Having addressed my "top idea" history on Seeking Alpha and the high level investment thesis for this company, I will now tell you the name: AusTex Oil (OTCPK:ATXDY). With ATXDY at $7.00 per share, it has a fully diluted market cap of just over $100 million (and an enterprise value closer to ~$75 million). It is currently producing over 1,000 barrels of oil equivalent per day (over 70% oil).

AusTex's main field is in Kay County, Oklahoma. A map can be seen here:

You'll notice that AusTex's acreage is located in the middle of Range Resource's (NYSE:RRC) "focus area" in the Mississippi Lime play. AusTex actually participated as a "non-op" in two Range horizontal oil wells, one of which was one of the best wells in the entire play drilled by any operator (link), it IP'd at 1,363 BOEPD and "paid out" (repaid its drilling costs) within a few months.

AusTex's main asset, the Snake River field highlighted in that map, is on the edge of a highly successful vertical field drilled by Range and on the edge of Range's horizontal Mississippian development program. As Range disclosed here (link), "Range has tested new completions using larger frac stimulations on its Mississippian Chat acreage along the Nemaha Ridge. In addition to the four wells mentioned in the third quarter, an additional two wells utilizing the larger frac design have been turned to sales over the past two months. Results from these six wells continue to significantly exceed results seen from wells drilled in the early part of 2013. The average 30-day production rate for all six wells was 578 (443 net) boe per day with 74% liquids." The important takeaway is that, with 30 day IP rates of almost 600 BOEPD and a very high (74%) liquids cut, Range is seeing highly economic horizontal wells on land adjacent to AusTex's Snake River field.

Here is a map from Range's recent presentation highlighting Kay County (where Snake River is located) as the most productive area for vertical development of the Mississippian:

AusTex already has almost 30 highly productive well results in the area, but it is beneficial to see data from a larger, better known operator like Range. Below is Range's estimated horizontal well economics, which are promising for AusTex if it chooses to engage in horizontal development in the future. And it is beneficial to AusTex's potential liquidation value, as a potential buyer would likely be interested in exploring horizontal development (and having Range drilling adjacent wells claiming 90-140% IRRs certainly doesn't hurt).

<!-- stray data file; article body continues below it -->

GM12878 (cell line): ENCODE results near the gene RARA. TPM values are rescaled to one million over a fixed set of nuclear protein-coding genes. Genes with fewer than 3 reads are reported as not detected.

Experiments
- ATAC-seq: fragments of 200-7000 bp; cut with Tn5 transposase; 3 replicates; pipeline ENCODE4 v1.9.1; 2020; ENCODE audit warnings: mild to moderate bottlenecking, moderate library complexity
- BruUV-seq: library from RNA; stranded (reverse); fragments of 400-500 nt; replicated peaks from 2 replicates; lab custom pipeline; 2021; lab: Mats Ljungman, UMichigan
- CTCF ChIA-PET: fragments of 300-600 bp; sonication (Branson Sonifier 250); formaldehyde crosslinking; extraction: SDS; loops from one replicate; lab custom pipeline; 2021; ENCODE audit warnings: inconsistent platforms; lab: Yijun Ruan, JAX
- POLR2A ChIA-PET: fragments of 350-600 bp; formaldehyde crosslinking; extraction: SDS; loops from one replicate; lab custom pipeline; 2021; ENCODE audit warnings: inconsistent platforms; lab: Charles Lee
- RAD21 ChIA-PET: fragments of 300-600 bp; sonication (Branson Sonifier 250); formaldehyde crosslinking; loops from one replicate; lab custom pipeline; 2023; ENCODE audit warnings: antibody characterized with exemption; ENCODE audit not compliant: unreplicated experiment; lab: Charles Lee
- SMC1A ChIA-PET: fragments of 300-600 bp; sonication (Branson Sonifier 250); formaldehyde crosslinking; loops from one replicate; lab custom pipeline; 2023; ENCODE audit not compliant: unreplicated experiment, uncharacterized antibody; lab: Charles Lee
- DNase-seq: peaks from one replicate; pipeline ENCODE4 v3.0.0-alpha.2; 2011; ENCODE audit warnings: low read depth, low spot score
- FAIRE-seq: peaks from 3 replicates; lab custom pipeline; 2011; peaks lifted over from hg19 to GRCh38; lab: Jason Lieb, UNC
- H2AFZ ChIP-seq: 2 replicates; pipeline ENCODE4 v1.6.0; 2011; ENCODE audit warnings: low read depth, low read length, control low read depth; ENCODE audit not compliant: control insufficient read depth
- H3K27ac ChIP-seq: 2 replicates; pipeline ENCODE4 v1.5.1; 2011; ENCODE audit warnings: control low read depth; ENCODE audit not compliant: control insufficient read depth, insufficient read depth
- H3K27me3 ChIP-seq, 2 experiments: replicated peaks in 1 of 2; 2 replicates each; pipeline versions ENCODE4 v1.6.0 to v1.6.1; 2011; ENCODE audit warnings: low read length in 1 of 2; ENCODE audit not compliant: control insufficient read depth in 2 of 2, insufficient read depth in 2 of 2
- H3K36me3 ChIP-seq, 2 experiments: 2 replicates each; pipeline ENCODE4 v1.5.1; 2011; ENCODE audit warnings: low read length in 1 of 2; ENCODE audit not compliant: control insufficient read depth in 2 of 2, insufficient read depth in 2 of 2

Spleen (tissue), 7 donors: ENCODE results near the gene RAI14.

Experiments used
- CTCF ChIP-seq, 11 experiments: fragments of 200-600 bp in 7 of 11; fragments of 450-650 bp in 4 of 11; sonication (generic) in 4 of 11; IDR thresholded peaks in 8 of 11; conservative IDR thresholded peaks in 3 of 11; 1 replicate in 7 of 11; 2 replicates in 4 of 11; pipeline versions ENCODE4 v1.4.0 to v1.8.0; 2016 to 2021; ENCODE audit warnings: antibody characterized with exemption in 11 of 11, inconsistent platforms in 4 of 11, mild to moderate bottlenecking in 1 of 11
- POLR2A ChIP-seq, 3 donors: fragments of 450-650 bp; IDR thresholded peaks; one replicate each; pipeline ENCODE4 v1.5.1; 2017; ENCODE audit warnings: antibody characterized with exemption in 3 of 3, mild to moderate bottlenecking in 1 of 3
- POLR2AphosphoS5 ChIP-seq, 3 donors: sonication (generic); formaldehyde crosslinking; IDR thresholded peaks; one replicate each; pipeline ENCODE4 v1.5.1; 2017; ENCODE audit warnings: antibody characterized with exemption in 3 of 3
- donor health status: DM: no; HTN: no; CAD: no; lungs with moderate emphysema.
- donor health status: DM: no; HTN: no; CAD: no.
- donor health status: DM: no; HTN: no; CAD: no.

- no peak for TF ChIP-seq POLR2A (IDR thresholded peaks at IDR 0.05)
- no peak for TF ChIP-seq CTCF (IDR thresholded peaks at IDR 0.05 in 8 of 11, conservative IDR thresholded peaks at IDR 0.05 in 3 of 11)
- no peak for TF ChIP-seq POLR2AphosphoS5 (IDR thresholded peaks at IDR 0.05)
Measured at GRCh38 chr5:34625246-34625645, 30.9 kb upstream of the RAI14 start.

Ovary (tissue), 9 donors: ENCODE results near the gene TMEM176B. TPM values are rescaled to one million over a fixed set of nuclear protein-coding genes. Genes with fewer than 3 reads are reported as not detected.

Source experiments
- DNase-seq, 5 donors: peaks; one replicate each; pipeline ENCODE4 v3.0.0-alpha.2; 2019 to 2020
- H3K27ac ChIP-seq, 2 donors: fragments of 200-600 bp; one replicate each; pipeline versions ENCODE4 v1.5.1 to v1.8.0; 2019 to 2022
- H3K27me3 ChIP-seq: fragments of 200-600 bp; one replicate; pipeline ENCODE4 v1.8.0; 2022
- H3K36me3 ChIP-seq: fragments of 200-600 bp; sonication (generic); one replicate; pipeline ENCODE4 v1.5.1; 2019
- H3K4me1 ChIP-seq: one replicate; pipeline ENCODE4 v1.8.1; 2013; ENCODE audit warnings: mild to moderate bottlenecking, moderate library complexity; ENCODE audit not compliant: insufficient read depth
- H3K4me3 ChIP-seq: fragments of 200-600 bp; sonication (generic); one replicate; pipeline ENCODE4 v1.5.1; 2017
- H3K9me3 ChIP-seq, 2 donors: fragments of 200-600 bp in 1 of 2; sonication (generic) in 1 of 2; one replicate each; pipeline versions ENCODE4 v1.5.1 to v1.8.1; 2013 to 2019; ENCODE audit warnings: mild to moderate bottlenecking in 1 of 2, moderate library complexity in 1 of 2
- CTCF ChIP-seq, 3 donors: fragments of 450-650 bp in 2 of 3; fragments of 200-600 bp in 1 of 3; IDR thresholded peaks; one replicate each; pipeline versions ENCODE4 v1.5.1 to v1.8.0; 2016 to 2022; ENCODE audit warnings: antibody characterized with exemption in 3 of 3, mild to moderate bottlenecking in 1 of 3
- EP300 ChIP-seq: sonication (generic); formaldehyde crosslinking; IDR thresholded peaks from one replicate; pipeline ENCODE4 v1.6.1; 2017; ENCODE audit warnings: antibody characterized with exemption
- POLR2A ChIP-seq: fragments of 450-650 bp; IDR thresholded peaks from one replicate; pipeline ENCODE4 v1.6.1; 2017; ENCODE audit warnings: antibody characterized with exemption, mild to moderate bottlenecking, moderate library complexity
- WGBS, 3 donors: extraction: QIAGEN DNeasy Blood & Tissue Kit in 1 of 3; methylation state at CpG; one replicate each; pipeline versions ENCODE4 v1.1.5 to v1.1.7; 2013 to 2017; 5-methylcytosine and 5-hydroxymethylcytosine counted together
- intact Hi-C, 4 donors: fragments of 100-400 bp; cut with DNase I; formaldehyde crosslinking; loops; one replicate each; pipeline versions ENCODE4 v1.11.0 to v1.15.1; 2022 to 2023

Another consideration for an investment in AusTex is that the comparisons regarding valuation compared to proved reserves above do not factor in reserve additions. Below is a slide from an old AusTex presentation, before its most recent reserve report (which bumped its proved PV-10 from $200 million up to $250 million). It illustrates AusTex's success in building proved reserves through drilling activity. As AusTex further ramps up production, it seems reasonable to expect proved reserves to continue to build.

In summary, AusTex is a substantially larger position for me than the other two "Top Ideas" I published on Seeking Alpha, both of which substantially outperformed the market since their publication. It trades at a large discount to its proved reserve value, which is growing. And it trades at a discount to comparable companies on a production valuation basis, and its production is growing rapidly, which may drive revaluation of the stock. And its main asset is located with the core of Range's mid-continent play, in an area where Range sees exceptionally high rates of return and has successfully drilled hundreds of vertical wells.

Disclosure: I am long ATXDY, GST, . I wrote this article myself, and it expresses my own opinions. I am not receiving compensation for it (other than from Seeking Alpha). I have no business relationship with any company whose stock is mentioned in this article.

Additional disclosure: I am long ATXDY and GST and may buy or sell any securities mentioned without further notice